Between this article in Sunday's "Springfield News-Leader," "Opposition: Zoning plan before City Council stifles debate," the comments attached to it, and a previous "Voice of the Day" column," written by Craig Peterson, the public gets a pretty well rounded picture of the repercussions the passage of Council Bill 2009-040 could have on property owners who wish to appeal to the City Council regarding zoning issues.
They are all recommended readings today.
Personally, I have to wonder if the timing of the Planning and Zoning Commission's move forward with the bill isn't an effort at a power grab before the retirement of Mayor Tom Carlson, Councilman John Wylie, Councilwoman Mary Collette and Mayor Pro Tem Gary Deaver.
Including tonight's City Council meeting, there are only two meetings of the Council remaining before the April 7 City Council election, in which incumbent City Councilman Denny Whayne faces stiff competition to retain his seat against "Springfield News-Leader" endorsed, Zone 1 candidate Nick Ibarra.
Mayor Carlson is termed out and cannot seek re-election. Wylie, Collette and Deaver chose not to seek re-election. Scott Bailes runs unopposed for Councilman Wylie's seat. In all, it is probable there will be 5 new Council members seated after the April election, enough members to make a majority in any given vote of the City Council.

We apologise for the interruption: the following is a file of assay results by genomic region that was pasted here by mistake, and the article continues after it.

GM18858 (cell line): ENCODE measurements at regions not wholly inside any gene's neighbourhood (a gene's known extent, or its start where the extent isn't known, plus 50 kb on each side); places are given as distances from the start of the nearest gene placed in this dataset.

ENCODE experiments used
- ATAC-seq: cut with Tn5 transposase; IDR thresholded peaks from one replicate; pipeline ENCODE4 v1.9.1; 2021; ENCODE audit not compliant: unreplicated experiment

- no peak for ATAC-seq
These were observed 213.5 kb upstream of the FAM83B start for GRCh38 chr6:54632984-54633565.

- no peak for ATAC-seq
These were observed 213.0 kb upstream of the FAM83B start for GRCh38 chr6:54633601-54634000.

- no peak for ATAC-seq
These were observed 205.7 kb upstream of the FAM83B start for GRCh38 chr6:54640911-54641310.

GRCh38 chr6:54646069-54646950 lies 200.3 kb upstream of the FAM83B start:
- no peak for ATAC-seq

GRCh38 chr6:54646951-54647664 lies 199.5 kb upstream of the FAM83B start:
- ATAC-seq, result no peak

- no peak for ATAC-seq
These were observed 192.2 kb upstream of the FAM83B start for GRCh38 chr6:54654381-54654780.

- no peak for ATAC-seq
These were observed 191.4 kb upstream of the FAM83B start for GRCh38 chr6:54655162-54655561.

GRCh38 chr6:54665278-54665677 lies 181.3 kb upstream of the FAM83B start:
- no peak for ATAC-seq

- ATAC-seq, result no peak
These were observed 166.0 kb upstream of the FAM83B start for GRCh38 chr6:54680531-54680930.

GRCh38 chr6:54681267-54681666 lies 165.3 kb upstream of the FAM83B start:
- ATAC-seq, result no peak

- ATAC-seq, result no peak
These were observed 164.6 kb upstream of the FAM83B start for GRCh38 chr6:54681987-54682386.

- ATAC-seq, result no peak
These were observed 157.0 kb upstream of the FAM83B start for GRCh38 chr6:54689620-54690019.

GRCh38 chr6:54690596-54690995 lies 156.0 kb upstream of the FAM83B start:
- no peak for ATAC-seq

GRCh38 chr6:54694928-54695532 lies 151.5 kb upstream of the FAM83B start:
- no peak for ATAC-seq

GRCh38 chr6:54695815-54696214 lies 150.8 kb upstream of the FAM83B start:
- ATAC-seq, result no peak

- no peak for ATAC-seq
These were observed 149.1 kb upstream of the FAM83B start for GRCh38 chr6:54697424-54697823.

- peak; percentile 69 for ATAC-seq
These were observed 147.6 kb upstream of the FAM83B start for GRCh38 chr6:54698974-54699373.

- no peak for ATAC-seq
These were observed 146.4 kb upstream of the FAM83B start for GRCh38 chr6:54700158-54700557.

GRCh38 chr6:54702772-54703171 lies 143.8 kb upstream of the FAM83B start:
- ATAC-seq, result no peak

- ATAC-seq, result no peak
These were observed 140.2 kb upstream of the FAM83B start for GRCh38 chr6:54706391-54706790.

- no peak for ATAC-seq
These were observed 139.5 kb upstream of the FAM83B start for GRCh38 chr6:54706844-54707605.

I believe the next two meetings bear even more press and public scrutiny than usual, just prior to the seating of the new Council.
Some background on the issue: Mayor Tom Carlson, in particular, and some of the other Council members, to a lesser degree, have been complaining over the last 2 years that, sometimes, the Planning and Zoning Commission is not doing enough to settle disputes between property owners and potential developers prior to the zoning issues being brought to Council, often resulting in lengthy debates which the Mayor has felt might be better dealt with by the commission prior to being heard by the Council.
Some people believe this proposed solution to the Mayor's request might be over kill.
Such controversial policy changes might be better addressed by the new Council rather than in the last days of a lame duck Council.
Tonight the bill will be read in second reading and Council will have the opportunity to vote on it, unless they decide to table it or remand it back to committee for further review.